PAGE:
Seating needs will vary depending on the specifics of the work environment and the required work tasks. For example, a seating system that is appropriate for an office worker may be quite different from what is appropriate for a dental hygienist. In addition, if an individual’s job requires them to work in a variety of environments completing different kinds of tasks, they may require a variety of different seating options. It is important to utilize a seating system with adjustable features so that the seating system can be personalized to an individual’s specific needs. Seating adjustments that are important to consider include, but are not limited to, customizable seat height, seat pan depth, backrest height, as well as armrest height and position. Correct positioning should always be considered on a case-by-case basis as everyone’s needs and working environments are unique.

For jobs that are completed primarily from a seated position at a standard height workstation, such as office workers, an ergonomic office chair may be a suitable seating option. Some general guidelines to consider when sitting in an office chair include but are not limited to:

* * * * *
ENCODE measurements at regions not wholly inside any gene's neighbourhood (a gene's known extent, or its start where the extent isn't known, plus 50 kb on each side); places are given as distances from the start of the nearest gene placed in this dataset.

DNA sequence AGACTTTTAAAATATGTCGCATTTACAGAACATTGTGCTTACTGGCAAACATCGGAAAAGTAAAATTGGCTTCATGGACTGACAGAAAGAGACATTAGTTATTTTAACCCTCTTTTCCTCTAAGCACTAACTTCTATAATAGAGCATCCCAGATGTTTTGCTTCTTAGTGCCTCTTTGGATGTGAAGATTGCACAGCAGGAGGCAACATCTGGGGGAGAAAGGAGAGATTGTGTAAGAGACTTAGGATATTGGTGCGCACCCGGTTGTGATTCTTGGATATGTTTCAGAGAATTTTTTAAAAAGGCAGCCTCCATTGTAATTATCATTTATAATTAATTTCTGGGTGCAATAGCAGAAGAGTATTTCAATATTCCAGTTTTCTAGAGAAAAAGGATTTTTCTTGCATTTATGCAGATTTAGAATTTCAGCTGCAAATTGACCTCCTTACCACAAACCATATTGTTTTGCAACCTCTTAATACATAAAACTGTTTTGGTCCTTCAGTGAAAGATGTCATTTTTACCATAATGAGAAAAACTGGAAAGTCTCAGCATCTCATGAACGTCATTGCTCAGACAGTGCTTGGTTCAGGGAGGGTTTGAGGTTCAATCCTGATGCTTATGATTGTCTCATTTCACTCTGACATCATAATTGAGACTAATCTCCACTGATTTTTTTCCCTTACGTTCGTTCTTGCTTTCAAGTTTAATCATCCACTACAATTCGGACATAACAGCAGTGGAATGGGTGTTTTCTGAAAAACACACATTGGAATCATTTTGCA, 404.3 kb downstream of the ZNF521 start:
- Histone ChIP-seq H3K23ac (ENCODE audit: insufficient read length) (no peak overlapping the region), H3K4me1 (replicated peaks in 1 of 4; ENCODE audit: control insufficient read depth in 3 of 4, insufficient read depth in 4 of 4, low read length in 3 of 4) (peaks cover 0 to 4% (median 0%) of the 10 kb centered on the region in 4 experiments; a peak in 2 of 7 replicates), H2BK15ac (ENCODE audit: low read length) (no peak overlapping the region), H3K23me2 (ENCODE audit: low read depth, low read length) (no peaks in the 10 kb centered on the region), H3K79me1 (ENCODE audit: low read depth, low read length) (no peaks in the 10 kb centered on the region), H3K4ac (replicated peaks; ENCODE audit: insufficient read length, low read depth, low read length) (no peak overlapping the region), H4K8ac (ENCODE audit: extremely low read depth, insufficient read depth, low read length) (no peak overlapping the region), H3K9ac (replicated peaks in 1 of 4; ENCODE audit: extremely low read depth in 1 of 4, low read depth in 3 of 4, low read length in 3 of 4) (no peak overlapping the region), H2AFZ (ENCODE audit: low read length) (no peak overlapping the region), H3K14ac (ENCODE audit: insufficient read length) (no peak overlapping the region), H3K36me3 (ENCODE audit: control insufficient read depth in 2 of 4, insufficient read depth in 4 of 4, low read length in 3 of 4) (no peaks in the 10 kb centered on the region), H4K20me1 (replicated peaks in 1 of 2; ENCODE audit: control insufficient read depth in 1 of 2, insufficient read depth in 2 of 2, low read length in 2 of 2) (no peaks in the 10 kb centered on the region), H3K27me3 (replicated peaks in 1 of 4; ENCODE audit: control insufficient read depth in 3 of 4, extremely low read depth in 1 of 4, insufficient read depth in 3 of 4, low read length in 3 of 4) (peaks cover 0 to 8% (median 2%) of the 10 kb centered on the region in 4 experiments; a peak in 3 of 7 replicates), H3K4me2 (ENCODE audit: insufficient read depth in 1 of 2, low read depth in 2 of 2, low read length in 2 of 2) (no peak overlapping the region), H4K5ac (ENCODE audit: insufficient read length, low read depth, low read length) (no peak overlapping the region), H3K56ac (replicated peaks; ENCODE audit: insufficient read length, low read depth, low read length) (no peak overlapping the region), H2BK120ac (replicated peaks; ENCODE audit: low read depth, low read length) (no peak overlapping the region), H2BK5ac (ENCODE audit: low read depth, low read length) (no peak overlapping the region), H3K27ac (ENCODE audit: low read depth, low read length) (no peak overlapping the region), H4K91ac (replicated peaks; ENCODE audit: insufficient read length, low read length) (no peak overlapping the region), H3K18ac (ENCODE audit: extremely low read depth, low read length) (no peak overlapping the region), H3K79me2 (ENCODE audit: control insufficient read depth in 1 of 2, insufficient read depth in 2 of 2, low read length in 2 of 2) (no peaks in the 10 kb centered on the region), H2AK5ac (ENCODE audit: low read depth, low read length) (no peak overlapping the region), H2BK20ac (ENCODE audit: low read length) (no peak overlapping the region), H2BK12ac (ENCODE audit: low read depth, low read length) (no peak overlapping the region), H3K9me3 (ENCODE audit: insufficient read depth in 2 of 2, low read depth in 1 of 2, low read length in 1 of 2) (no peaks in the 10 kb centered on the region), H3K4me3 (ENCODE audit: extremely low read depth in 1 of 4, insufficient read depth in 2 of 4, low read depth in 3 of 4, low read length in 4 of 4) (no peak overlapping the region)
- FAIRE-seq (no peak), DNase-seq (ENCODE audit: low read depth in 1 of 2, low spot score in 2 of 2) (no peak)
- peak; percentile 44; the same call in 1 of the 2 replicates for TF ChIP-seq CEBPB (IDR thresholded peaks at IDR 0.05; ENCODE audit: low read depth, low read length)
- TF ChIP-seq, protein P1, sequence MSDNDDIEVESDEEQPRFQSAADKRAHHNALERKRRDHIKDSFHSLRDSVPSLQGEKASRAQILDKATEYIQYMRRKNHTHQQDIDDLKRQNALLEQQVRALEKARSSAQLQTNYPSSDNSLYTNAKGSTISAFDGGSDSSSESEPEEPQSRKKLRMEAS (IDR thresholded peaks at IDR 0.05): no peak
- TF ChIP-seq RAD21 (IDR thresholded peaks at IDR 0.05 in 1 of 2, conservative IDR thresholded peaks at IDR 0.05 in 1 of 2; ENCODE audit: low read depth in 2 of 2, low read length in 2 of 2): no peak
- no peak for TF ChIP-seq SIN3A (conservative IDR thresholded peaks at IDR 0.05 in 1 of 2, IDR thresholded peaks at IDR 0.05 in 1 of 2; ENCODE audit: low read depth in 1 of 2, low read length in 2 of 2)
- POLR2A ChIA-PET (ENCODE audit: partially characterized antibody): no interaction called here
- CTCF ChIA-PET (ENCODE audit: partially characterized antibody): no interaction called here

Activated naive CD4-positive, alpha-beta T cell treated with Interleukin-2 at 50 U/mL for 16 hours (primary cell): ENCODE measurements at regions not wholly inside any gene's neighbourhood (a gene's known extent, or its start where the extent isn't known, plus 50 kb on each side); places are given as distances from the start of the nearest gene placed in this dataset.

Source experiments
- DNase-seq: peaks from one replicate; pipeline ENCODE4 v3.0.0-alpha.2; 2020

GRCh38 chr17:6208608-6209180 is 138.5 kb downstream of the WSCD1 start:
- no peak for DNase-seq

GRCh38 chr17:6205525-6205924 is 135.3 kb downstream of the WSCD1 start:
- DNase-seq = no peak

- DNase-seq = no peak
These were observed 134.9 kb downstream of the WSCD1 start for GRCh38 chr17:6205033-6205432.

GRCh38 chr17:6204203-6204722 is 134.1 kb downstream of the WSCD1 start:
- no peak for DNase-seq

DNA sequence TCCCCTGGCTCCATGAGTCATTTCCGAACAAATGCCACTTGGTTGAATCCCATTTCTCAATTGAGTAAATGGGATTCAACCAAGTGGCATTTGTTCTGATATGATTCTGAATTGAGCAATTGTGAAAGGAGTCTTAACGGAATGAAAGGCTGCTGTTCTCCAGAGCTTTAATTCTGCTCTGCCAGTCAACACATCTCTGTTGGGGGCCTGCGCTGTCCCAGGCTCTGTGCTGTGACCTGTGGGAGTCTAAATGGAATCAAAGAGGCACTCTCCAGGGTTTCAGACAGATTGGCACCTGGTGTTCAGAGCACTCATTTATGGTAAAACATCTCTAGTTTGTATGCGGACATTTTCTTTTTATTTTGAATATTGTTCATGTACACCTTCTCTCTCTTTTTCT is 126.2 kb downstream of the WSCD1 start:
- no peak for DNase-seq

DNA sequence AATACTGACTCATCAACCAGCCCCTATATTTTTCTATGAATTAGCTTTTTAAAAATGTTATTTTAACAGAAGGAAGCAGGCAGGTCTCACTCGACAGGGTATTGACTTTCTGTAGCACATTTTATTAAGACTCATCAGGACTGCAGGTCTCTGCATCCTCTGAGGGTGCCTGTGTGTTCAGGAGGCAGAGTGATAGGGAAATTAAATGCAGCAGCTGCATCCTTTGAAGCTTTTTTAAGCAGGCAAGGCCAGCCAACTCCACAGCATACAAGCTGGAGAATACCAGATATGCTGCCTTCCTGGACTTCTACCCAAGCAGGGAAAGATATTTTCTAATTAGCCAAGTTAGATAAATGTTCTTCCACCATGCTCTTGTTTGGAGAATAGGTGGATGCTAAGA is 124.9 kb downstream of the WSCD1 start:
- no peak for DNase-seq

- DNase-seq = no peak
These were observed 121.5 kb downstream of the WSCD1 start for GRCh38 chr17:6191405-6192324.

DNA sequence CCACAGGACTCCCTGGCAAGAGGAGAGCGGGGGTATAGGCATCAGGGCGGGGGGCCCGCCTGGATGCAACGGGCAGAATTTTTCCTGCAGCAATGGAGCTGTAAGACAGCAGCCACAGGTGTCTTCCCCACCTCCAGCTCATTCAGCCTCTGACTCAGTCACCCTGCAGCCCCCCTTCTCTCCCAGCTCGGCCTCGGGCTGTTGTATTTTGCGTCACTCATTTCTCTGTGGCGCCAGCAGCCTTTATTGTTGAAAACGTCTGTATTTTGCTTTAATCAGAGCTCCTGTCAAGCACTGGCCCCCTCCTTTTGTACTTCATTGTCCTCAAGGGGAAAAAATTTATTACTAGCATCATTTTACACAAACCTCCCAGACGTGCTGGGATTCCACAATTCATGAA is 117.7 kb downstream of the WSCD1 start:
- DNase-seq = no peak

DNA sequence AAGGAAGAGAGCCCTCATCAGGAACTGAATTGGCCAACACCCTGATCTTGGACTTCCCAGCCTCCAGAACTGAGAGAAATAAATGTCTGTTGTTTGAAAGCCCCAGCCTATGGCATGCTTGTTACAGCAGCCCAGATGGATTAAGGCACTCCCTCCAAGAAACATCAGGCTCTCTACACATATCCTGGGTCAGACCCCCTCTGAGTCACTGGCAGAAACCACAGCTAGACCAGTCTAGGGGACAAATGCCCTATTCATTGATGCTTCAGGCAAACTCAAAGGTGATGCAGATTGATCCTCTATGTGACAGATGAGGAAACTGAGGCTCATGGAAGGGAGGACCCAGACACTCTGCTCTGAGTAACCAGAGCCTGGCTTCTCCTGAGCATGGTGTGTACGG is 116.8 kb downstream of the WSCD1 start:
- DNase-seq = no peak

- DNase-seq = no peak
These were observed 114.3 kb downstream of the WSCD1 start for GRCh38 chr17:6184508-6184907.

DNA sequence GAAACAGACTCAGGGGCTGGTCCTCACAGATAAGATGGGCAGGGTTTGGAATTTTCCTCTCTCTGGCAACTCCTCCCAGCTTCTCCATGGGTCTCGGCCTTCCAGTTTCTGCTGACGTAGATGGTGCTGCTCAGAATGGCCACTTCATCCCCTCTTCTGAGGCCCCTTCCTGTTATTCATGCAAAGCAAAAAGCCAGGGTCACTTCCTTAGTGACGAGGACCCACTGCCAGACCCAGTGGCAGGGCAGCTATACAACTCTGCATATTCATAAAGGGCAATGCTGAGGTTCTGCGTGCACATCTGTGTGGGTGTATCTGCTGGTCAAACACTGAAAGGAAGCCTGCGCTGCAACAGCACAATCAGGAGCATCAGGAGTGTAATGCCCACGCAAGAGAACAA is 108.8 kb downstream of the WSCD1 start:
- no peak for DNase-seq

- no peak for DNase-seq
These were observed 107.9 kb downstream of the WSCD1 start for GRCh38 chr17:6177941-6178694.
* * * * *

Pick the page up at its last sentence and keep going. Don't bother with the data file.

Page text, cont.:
• Feet should be supported by being placed flat on the floor, on a footrest or on a footing.
  • Knees should be at approximately 90-degree angle with thighs parallel to the floor.
  • Back should be making contact with the backrest of the chair.
  • Hips and thighs should be supported by the seat with a 2–4 finger-width space between the edge of the seat and back of the knees.
  • Lumbar support should fit the natural curve of the lower back.
  • Armrests should support forearms with shoulders relaxed and elbows at a 90- to 100-degree angle.
  • Chair adjustment controls should be easily accessible to the user.

For jobs that are typically completed from a standing position or jobs that require an individual to work at a taller height range, such as a retail worker, industrial worker or cashier, an office chair may not be a suitable solution. Extended periods of standing may result in discomfort in the lower extremities and back, swelling in the legs and feet, unnecessary fatigue, etc. As such, it may be beneficial to consider using alternative seating options such as a drafting chair or stool.

Drafting chairs, which can also be referred to as industrial chairs or drafting stools, are available with a variety of features and are typically used by individuals that work in a seated position for extended periods of time at workstations that are at a higher height. Ergonomic stools come in a variety of styles and designs, such as saddle stools and perching stools. These can be used by individuals that typically work in a standing position who require some occasional sitting relief. Stools can assist with reducing the strain and tension on the back and lower extremities as a result of standing for extended periods of time.